Investigator's report suggests Lake St. Martin ballots sold for up to $300

A federal investigation into a complaint about election fraud in a flooded-out Manitoba First Nation alleges that some candidates bought mail-in ballots from community members.

Chief, council dispute findings of probe launched by opponent in June election

A federal probe investigating alleged election fraud in Lake St. Martin is detailed in 90 pages. (Austin Grabish / CBC)

A federal investigation into a complaint about election fraud in a flooded-out Manitoba First Nation alleges that some candidates bought mail-in ballots from community members. 

The 90-page report, obtained by CBC News on Friday, says an investigation into the June 2016 Lake St. Martin election has concluded some candidates were "corrupt in that they purchased mail-in ballots ... and may have committed perjury in addressing the appeal."

The report stems from an election appeal filed by Lake St. Martin band member Roseanne Beardy, who ran unsuccessfully for chief last June.

'Serial witnesses'

​Soon after, Indigenous and Northern Affairs Canada hired private investigator Bob Norton, a retired RCMP officer, to look into the allegations.

His investigation, relying on interviews and sworn affidavits from band members, concluded ballots were sold for as much as $300 each to Chief Adrian Sinclair and councillors Christopher and Gregory Traverse.

"I have no doubt that mail-in ballots were purchased by successful candidates and submitted to the polling station," Norton wrote. 

The investigation also found there were nine "serial witnesses" who together signed a total of 115 voting documents.

A large number of mail-in ballots were requested and ended up being witnessed at the band office by band office staff on election day, the report states, noting that many members are living on tight Canadian Red Cross allowances.

"There is no other explanation for band members bringing their ballots to the band office other than to sell them and have them completed," Norton wrote. 

Social-media screen grabs included in the report showed band members offering to sell ballots. 

Norton also investigated an allegation that Sinclair had 90 ballots in his possession during the election — an allegation he found couldn't be proven.

'Unfounded allegations'

Sinclair disputed Norton's findings when reached by phone Friday.

"I'm very disappointed. We won by a landslide and that's it," he said before hanging up.

Christopher Traverse said the report's findings are false and the band's lawyer is working on creating a response to the government. "Those are all unfounded allegations," he said.

Chief Adrian Sinclair says allegations of vote-buying are unfounded. (CBC)

CBC was unable to reach Gregory Traverse Friday for comment, but Robyn Gervais, a Vancouver lawyer hired by the Lake St. Martin band, said she's working on creating a response to the government. She wouldn't discuss the allegations.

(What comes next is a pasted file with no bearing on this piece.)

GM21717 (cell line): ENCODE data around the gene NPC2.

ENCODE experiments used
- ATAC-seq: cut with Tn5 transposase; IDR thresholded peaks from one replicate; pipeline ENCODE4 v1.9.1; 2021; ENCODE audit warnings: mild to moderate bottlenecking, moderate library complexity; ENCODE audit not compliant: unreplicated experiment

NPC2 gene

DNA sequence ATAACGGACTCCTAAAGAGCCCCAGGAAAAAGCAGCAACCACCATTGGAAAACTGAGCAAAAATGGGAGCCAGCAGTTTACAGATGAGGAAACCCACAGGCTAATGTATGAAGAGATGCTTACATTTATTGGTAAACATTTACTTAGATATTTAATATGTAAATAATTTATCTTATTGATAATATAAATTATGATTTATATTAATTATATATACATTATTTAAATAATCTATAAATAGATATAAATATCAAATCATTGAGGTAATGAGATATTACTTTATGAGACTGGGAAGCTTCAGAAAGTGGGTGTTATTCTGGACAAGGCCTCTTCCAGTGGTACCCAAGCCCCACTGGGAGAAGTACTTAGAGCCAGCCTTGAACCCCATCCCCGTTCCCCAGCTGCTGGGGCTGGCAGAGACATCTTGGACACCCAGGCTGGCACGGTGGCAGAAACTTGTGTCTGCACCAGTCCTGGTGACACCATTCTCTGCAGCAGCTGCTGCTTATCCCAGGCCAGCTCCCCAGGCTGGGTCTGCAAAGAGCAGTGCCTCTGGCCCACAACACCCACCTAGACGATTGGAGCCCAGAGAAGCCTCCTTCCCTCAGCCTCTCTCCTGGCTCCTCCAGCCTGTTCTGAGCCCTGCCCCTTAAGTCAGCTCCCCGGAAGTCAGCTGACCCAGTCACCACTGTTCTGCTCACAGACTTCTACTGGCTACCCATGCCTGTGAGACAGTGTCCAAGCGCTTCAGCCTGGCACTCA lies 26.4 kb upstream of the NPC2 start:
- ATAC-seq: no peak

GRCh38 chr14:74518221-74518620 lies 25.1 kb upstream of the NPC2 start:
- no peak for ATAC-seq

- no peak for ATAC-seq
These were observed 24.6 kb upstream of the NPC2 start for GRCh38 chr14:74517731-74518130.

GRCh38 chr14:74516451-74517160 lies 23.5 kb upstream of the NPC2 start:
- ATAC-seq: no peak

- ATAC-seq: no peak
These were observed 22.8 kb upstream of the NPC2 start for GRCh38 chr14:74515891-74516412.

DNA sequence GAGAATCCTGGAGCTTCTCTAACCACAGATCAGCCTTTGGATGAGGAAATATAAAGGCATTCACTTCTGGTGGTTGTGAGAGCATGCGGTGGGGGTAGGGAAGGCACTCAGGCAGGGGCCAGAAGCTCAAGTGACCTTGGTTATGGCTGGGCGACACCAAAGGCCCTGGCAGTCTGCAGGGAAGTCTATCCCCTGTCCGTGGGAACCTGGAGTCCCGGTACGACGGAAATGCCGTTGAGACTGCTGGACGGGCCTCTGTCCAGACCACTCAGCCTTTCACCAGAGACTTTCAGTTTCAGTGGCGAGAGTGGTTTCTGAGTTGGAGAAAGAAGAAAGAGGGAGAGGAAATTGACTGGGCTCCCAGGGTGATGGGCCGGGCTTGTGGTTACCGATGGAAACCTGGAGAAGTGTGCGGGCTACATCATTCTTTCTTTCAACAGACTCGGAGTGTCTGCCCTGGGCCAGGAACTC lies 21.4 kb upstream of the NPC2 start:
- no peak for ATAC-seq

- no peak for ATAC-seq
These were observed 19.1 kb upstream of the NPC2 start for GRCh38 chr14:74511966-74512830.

Norton's report names 38 different people he talked to, including witnesses and the band's seven councillors and chief. 

Vote-buying 'routine' 

Valerie Beardy, one of the witnesses quoted in the report, said she saw a ballot sold for $300 during a barbecue at the makeshift Lake St. Martin School on Ness Avenue in Winnipeg. Beardy told Norton vote-buying is a "routine thing" in her community.

"I have also sold my ballot a few years back," she's quoted as saying in the report. 

Lucy Irene Bruce, a band member who unsuccessfully ran as a candidate in the election, told Norton over the phone that ballots in Lake St. Martin can be sold for as much as $3,000.

The people of Lake St. Martin have been away from their homes since their reserve flooded in May 2011. Above, community members at a February 2017 band meeting in Winnipeg. (Austin Grabish / CBC)

'Need money to run'

Beardy said she wants the federal government to order a re-election so she can run for chief again. "This corruption has to stop, this vote-buying has to stop," Beardy said.

"I was told by other candidates that you're going to need money to run and I knew what they meant — that I would have to buy ballots, but I refused."

Indigenous and Northern Affairs Canada spokesperson Shawn Jackson said the report was provided to all candidates and the electoral officer, and they have until March 7 to prepare a response. The submissions will be reviewed "to determine whether the election should stand or be set aside," Jackson wrote in an email.

"As in all cases where an election appeal under the Indian Act remains under review, until a decision is made to set aside an election, those declared elected at that election hold office."

The Lake St. Martin First Nation was flooded in 2011. More than five years later, the community remains displaced. Band members are living in Winnipeg in apartments and hotels as they wait for a new reserve to be built.

Allegations of vote-buying in the community have emerged in previous years, including in 2012, which also prompted a report from INAC.

About the Author

​Austin Grabish landed his first byline when he was just 18. He joined CBC in 2016 after freelancing for several outlets. ​​In 2018, he was part of a team of CBC journalists who won the Ron Laidlaw Award for the corporation's extensive digital coverage on asylum seekers crossing into Canada. In 2019, he was on the ground in northern Manitoba covering the manhunt for B.C. fugitives Bryer Schmegelsky and Kam McLeod, which attracted international attention. Email: